Woodworker II Saw Blade / Boshield

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A week or so ago I posted here asking for opinions about the WWII table saw blade. Based on the comments I got here I decided to buy one. Wow! I think I could split the atom with that thing!
I got psyched up and finally used the Rust Remover and Boshield I've had on the shelf for a while, (also something that I learned about here). I've had this machine for forty years and it was old when I got it. Now, the table is back to being metallic silver. Unbelievable.
You guys really gave me a good steer.
I came across this on the net. Next time I'm away for a couple of weeks I may try this with the upright support of the drill press.
Video: Removing rust with potatoes http://www.shopsmithacademy.com/Tips_Archives/SST114_Rust_Removal.htm
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On 9/23/10 4:12 PM, KIMOSABE wrote:

Was it the Boeshield Rustfree and T-9 system? Those two are the absolute best at their jobs.
--

-MIKE-

"Playing is not something I do at night, it's my function in life"
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Yep, that's the stuff.
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FYI in a HUMID environment I prefer TopCote for protecting the TS top. I can get rust over night, actually in a matter of hours if my top is not protected. I tried Boeshield from the recommendation of others on my new saw 10 years ago however it was not effective unless I sprayed a coat that was so thick that it had to be removed before use. I have been using a form of TopCote for 20+ years going back to when the Empire Top Savers guys originally marketed it as a top lubricant. Just so happened it prevented rust too. Any way I went back to the TopCote and I don't give rust a second thought. If Boeshield works for you, great. If you want something that works better with less input from you, try TopCote, you spray it on and do not have to wipe off any residue.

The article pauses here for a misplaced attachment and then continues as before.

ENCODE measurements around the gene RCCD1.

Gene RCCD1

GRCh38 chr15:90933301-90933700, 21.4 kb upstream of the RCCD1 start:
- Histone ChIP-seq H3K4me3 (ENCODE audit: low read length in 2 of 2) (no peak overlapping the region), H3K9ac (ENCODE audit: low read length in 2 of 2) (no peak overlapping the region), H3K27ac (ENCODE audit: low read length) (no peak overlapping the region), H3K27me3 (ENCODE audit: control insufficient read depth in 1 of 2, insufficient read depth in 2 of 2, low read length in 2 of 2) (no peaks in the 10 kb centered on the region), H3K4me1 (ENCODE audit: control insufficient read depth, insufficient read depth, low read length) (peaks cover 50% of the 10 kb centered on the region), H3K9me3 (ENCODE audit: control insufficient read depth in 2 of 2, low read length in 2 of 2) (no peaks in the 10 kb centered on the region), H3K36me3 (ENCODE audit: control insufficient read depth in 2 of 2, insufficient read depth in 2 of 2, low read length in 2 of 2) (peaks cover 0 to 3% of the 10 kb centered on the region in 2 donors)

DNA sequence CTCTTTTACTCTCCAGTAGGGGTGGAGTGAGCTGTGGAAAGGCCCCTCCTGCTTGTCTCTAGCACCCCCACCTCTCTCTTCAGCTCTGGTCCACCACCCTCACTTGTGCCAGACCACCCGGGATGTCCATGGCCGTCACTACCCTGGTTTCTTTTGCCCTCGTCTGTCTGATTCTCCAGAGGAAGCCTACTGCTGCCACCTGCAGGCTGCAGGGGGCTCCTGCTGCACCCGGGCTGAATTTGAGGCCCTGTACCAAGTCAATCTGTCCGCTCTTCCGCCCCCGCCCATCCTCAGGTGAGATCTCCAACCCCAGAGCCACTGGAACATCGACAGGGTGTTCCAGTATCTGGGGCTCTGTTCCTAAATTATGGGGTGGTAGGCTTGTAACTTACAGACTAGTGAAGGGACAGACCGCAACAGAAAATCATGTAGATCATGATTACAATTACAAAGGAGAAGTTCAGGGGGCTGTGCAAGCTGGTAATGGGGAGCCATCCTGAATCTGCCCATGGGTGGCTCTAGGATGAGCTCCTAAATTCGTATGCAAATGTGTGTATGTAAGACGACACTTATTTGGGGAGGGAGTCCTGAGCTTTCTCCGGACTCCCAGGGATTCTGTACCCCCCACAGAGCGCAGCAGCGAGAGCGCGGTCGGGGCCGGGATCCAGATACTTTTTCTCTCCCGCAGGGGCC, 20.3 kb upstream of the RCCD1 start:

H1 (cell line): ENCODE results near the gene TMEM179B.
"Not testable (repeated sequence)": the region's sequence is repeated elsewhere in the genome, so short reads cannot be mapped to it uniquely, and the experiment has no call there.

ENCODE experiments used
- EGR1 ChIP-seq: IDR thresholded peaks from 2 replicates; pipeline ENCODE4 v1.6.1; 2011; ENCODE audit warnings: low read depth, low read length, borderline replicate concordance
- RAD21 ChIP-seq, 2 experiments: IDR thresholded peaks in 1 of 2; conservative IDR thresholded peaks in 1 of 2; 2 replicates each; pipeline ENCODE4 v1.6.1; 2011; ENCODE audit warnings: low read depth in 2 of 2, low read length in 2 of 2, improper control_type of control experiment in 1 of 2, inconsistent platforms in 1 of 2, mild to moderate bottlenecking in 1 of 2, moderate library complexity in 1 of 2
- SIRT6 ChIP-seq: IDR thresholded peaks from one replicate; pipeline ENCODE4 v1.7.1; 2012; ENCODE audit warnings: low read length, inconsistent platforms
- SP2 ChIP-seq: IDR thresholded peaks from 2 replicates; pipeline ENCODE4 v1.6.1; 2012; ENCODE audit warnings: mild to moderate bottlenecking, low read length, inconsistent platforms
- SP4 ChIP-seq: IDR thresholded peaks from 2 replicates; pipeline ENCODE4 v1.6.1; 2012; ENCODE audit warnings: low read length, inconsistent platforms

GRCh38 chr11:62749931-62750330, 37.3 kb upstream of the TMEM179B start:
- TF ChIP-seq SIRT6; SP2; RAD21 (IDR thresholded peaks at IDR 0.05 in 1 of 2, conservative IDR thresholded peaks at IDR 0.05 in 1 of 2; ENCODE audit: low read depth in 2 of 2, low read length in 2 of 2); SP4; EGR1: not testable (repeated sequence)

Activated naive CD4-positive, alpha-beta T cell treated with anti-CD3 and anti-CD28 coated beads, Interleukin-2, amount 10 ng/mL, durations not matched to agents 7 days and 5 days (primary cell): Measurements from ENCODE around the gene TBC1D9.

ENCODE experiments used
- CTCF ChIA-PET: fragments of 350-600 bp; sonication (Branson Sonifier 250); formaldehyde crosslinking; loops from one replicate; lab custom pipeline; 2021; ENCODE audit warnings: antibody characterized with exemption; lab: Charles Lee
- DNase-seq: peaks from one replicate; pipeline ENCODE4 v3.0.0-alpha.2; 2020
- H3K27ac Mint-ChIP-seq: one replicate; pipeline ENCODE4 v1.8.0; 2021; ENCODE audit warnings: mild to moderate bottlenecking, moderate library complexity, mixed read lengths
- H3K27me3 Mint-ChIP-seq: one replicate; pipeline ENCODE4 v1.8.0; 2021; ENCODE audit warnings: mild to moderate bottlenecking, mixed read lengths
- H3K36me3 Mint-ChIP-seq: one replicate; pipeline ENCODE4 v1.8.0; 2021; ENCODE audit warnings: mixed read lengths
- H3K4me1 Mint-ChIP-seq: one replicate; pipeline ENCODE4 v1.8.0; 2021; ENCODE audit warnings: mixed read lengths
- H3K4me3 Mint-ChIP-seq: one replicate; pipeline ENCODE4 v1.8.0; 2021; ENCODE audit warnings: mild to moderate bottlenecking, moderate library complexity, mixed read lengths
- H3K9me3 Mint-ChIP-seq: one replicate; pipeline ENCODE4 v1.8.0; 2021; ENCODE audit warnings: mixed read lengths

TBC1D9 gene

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On 9/24/2010 10:12 AM, Leon wrote:

+1
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Last update: 4/15/2010
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For that matter, many people have luck with [insert your favorite brand] paste wax ... provided it does NOT contain silicons (which mess with whatever finish you'd later apply).
I have pretty good luck on the CI surfaces with WD-40, applied with a green ScotchBrite pad, and -- rather than elbow grease -- my random orbit sander.
I top it off with a couple layers of paste wax.
That said, I think the critical range, for cast iron, is staying below 45-50% humidity. If you can do that, you're usually okay with minor maintenance.